Mr. Alarcon, president of Cuba's National Assembly who has served as Cuban President Fidel Castro's right-hand man on the Elian affair, said "it appears that customs officials know what kinds of medicine Elian, his cousin and the rest of the children and adults may need."

Dr. Ponce de Leon was among 10 persons allowed to visit Elian at the Wye Plantation on Thursday, along with four of the boy's schoolmates from Cardenas, Cuba, a 10-year-old cousin and a parent of each of the schoolchildren.

Ten Cuban diplomats met the boy and his father at the resort Tuesday, the day he arrived, including several top diplomats at the Cuban Interests Section. The diplomats were said to have been delivering supplies, but there was no elaboration.

The names of the Cuban diplomats were not released, also those who went to the facility were identified as two first secretaries, one second secretary, two counselors, four support officers and the "spouse of second secretary."

One of the first secretaries is believed to be Armando Collazo, who is suspected in an attack earlier this month on anti-Castro demonstrators outside the Cuban Interests Section. A federal appeals court has forbidden Elian from being taken to any Cuban property outside U.S. jurisdiction.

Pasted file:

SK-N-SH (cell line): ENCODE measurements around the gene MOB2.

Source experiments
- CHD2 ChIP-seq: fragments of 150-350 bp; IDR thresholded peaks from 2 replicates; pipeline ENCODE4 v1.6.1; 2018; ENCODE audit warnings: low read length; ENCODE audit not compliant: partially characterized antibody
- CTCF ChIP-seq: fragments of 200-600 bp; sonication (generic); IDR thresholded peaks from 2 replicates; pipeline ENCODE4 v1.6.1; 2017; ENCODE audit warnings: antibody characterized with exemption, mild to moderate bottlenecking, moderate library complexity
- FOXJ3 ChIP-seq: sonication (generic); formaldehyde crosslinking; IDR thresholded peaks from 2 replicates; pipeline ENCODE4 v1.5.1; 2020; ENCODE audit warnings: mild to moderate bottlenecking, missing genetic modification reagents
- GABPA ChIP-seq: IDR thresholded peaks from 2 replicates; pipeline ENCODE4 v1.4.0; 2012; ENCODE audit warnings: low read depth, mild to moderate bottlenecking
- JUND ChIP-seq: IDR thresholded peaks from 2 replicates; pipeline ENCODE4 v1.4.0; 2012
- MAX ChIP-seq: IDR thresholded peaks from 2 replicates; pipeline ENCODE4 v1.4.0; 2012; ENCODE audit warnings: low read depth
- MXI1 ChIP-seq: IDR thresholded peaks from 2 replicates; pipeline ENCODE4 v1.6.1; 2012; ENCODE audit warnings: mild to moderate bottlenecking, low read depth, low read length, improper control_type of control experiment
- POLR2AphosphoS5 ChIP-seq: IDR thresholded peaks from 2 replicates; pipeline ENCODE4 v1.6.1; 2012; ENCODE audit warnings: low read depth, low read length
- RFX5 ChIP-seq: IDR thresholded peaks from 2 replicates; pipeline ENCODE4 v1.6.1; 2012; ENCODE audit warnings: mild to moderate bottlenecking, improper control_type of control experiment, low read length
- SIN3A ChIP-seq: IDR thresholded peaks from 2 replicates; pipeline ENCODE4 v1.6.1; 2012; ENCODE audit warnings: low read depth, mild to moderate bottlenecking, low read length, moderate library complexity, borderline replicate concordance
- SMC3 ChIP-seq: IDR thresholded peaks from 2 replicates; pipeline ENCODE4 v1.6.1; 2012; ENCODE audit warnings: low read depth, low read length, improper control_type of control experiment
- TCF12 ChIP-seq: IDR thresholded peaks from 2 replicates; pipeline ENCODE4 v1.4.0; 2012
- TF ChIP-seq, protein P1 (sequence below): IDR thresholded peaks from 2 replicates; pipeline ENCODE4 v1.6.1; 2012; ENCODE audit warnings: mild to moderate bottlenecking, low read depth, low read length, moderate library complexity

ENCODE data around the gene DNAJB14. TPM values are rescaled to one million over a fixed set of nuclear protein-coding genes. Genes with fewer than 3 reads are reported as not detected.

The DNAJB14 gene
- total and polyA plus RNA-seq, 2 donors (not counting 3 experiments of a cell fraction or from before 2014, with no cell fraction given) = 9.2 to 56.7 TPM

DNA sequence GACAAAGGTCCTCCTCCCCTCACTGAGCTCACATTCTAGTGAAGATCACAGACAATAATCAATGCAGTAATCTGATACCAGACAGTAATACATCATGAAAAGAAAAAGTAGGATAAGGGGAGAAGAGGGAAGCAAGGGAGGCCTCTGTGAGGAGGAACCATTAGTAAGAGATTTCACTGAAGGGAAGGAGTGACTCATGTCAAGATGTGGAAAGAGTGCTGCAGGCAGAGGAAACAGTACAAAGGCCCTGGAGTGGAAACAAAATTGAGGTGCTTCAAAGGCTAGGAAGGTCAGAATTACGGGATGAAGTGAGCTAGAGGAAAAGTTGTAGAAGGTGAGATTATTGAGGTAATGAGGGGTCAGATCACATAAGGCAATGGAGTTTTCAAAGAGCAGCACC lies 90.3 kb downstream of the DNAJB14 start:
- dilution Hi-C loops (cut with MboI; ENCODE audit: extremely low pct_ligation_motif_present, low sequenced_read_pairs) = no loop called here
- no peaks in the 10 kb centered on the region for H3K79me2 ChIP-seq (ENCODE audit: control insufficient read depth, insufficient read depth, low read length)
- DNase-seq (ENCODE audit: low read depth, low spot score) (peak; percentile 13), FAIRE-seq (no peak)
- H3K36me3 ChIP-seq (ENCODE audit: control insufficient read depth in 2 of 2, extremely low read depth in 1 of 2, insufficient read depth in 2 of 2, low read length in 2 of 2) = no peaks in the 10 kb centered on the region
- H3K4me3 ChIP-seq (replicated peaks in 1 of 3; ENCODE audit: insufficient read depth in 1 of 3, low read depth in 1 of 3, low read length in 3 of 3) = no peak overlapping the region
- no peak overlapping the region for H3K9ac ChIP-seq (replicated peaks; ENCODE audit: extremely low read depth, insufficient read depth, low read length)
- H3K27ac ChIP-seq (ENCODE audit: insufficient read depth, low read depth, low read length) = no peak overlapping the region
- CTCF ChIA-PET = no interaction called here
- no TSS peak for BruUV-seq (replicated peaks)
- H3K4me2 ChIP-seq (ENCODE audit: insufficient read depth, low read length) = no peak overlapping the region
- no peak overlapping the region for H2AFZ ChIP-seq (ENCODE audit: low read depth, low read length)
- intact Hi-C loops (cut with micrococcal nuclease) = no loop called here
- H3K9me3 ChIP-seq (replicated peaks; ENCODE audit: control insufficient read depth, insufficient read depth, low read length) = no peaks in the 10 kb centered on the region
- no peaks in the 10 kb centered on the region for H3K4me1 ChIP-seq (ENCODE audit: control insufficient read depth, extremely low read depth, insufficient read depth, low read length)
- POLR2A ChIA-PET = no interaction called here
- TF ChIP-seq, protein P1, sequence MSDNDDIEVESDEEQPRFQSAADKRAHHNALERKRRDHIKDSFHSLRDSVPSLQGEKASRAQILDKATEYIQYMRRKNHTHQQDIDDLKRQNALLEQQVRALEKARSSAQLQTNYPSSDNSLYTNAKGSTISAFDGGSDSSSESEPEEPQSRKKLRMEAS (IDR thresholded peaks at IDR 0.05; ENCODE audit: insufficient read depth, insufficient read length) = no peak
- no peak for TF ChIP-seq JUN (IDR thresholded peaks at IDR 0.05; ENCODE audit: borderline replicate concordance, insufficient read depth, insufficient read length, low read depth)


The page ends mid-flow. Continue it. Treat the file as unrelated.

The government seized Elian in a pre-dawn raid April 22. He was reunited five hours later with his father, Juan Miguel Gonzalez, at Andrews Air Force Base. The family was moved Tuesday to the Wye Plantation pending a May 11 hearing in which a federal appeals court will consider an asylum request filed by the boy's great-uncle, Lazaro Gonzalez.

Yesterday, the father's attorney, Gregory Craig, asked the court to let Juan Miguel Gonzalez and his son return to Cuba by dismissing the Miami relatives' suit seeking a political asylum hearing for the boy.

"This father seeks to raise his family where he wants and how he wants. This right is no less important to people from Cuba than it is to Americans," said Mr. Craig in a 17-page court filing.

He said prolonging the case against the father's wishes only damaged Elian and his family.

"Juan Miguel has determined that Elian's best interests lie in being with his father, raised in a stable home environment in the town where his father, stepmother, little brother, grandparents and first cousins were born, grew up and now live," Mr. Craig said. "Juan Miguel thinks that a 6-year-old boy found adrift in the Atlantic Ocean and now caught up in the American legal system craves the familiarity of his own bedroom in Cardenas."

Mr. Craig also told the court the father had not been influenced by the Cuban government with regard to his return to that island nation, saying he has been "free to state his views honestly and openly, without coercion, without fear of retribution."

He said if Mr. Gonzalez wanted to defect, he could have done so during a private meeting April 18 with Attorney General Janet Reno and U.S. Immigration and Naturalization Service Commissioner Doris Meissner when no Cuban diplomats were in attendance.